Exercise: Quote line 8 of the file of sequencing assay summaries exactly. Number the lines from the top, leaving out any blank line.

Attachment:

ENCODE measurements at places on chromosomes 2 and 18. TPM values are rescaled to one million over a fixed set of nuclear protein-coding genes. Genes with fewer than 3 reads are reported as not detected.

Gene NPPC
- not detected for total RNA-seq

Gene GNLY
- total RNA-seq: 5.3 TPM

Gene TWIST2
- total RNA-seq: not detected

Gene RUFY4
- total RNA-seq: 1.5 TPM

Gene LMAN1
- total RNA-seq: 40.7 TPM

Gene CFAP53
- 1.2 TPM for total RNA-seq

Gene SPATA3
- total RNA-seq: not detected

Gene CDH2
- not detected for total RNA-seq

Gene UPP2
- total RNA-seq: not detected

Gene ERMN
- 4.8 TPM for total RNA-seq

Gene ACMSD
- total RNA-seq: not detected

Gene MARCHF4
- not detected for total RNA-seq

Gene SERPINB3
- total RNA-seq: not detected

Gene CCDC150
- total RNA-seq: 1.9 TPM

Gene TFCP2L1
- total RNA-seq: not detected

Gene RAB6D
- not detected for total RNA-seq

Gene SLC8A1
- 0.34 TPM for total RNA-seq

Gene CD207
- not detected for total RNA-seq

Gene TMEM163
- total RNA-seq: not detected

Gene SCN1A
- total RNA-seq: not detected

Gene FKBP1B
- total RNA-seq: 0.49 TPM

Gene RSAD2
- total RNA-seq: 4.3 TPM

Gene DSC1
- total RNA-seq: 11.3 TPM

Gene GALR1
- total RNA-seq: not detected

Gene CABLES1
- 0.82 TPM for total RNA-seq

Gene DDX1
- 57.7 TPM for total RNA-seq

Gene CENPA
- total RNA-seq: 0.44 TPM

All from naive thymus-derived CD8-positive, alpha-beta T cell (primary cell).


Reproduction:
Gene RUFY4